“Indulge your grandmother,” Mom said as I stared at her skeptically. “We don’t know how much time we have left with her.”
So I drove, grandma directing me the entire time. Her brown eyes were clear and discerning despite the deeply etched wrinkles surrounding them. Our destination was a rambling house at the edge of town, surrounded by acres and acres of long-neglected land overrun by thick brambles.
When we reached the front door, she raised her gnarled hand overhead and touched the red lantern that hung in the open doorway, closing her eyes, wrapping her other arm around me. A powerful wind whipped around us, knocking me to my knees.
That’s when I looked up at her. She was changed. Vibrant and youthful,skin glowing, jet-black hair spilling over her shoulders. I looked down at my hands, which were now gray, shriveled. Frantic, I touched my face, my skin rippling under my fingers.
“I’m sorry,” she whispered, though her eyes told a different story, as I crumpled to the ground, choking for breath.
For Flash Fiction for Aspiring Writers
Every woman deserved to feel beautiful, that was Henry’s strong belief. For too long, the world of plastic surgery and artificial enhancements had only been the realm of the wealthy and elite. Why should they be the only ones to be ageless and stunning? All of those trophy wives and socialites, with their huge baubles gracing their gnarled fingers and droopy necks, desperate to look 25 again. What about the rest of the population? The working-class women. Women who were customer service reps and secretaries and retail managers and harried stay-at-home moms? He saw these women all the time in his old life. Women who were self-conscious about the fact that their looks (and certain body parts) had gone south, deluding themselves into thinking drugstore creams and elixirs would do anything to change it. He was always noticed them, but back then they would have never been able to afford him. Now they could.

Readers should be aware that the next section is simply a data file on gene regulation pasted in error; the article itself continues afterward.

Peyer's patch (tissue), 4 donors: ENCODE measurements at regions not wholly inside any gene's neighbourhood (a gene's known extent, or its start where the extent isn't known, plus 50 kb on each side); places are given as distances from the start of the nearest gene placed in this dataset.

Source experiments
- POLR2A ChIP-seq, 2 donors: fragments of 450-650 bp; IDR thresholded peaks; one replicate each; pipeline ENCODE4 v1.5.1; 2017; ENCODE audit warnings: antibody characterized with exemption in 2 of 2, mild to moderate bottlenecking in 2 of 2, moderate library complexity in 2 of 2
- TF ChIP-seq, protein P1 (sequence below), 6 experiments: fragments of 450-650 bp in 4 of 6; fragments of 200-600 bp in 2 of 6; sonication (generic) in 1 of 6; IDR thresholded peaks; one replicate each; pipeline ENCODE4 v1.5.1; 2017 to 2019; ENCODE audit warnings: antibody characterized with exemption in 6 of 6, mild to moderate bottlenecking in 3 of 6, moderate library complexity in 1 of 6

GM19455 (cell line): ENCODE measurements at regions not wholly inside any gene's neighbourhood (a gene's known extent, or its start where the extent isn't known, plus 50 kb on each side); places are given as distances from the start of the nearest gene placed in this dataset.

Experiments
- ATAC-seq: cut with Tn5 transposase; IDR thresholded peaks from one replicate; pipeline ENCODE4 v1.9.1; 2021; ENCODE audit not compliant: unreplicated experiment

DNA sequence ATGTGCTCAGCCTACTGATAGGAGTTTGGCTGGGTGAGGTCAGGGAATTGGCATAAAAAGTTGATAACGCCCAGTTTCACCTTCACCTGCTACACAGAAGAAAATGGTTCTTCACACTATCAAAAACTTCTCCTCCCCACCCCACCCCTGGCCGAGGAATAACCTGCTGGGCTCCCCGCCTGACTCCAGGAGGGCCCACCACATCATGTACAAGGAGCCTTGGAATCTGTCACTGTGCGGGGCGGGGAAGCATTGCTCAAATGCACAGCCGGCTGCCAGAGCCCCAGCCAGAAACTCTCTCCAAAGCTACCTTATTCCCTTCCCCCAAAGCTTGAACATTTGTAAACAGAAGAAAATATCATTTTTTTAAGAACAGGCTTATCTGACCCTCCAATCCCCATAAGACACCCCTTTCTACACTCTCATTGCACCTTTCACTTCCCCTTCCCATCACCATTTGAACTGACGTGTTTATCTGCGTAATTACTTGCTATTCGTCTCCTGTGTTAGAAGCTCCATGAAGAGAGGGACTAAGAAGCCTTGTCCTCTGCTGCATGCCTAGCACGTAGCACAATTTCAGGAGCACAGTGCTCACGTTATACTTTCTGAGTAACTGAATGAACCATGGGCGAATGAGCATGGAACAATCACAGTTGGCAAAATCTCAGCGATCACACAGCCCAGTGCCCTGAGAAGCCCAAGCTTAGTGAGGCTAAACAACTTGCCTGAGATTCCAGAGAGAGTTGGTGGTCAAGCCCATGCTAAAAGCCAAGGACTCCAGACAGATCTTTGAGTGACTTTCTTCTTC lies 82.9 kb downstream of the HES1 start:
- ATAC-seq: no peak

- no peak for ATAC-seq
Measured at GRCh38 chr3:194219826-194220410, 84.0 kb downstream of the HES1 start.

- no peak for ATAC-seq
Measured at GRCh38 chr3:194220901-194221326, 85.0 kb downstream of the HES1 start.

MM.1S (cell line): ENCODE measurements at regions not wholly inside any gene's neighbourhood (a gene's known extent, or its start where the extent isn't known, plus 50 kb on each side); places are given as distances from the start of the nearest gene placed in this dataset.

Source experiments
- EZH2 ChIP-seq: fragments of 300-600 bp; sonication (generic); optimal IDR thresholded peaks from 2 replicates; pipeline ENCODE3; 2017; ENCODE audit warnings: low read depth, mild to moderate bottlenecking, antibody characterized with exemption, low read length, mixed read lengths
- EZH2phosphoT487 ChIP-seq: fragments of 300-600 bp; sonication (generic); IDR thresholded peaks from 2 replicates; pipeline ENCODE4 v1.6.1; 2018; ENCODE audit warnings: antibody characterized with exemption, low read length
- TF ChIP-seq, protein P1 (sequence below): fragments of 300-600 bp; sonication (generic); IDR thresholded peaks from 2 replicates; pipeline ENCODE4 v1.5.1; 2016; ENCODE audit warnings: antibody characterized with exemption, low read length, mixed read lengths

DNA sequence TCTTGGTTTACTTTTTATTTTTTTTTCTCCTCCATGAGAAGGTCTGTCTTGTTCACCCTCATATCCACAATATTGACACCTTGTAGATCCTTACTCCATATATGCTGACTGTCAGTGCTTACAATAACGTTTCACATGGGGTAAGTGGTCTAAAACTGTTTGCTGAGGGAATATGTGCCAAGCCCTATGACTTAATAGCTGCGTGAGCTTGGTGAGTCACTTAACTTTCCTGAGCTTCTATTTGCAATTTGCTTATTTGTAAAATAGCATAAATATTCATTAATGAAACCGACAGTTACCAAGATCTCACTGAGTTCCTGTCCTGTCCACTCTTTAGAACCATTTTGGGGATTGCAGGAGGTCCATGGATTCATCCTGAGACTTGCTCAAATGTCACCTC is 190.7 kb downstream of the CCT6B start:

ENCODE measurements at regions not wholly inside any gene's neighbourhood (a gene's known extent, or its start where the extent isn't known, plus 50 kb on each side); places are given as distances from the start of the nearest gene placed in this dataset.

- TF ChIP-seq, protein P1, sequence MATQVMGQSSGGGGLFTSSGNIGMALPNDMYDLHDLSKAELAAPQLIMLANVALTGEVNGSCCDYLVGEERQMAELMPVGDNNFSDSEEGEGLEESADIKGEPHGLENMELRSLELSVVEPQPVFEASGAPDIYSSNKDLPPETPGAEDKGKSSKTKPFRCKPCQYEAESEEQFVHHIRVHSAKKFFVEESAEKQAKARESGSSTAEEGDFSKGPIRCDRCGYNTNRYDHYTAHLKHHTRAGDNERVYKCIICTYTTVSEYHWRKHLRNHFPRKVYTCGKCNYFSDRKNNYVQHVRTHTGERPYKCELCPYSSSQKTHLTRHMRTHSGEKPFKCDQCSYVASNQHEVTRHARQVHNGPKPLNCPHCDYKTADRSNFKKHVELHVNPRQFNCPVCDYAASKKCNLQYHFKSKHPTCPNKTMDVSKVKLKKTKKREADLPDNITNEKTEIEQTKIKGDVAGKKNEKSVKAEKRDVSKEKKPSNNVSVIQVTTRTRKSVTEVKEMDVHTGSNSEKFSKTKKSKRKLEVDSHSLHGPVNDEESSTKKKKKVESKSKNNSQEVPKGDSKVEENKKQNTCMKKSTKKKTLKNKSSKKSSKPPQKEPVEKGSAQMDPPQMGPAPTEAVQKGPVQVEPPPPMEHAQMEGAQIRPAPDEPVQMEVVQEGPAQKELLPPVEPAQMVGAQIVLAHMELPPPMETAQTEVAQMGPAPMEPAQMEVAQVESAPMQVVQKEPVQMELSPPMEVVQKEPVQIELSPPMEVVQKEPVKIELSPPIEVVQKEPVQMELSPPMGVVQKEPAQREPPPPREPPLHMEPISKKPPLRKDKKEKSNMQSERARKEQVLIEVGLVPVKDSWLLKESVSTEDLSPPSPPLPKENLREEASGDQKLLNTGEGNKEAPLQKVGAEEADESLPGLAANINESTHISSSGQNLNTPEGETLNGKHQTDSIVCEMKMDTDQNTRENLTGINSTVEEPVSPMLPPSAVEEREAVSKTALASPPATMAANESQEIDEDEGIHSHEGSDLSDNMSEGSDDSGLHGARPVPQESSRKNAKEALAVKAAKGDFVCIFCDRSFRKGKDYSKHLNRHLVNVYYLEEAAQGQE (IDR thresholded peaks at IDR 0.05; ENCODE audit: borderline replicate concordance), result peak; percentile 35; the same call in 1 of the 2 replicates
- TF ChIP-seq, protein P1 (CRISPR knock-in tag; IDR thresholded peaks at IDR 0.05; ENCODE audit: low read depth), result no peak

These women crowded the dilapidated waiting room of his new office on the wrong side of town, where he worked nearly around the clock. These women didn’t balk when his assistant told them that all payments had to made upfront and in cash. They didn’t ask questions. They didn’t dig. If they had they would have learned that he left Miami in disgrace after losing his medical license, barely escaping prosecution, broke from paying restitution and legal fees. They would have learned that there were women in southern Florida, hiding behind walls and dark curtains, whose faces would never quite look human again. And that they blamed him. All because he’d decided to switch out the usual brand of Botox he kept stocked in his office for what a salesman claimed was a much cheaper, and very effective, substitute. He’d planned to hike up his prices and buy a beachfront property he’d been eyeing on Star Island. How was he to know about the side effects?
None of that mattered anymore. He stared out at the dark waiting room, all of those desperate women looking back at him, praying that they would be called next. Some had been there for hours, waiting for him to make them beautiful. He was their savior.
For the Story A Day prompt – Inspired By Real Events.
This news story was one of my inspirations, but there are many others.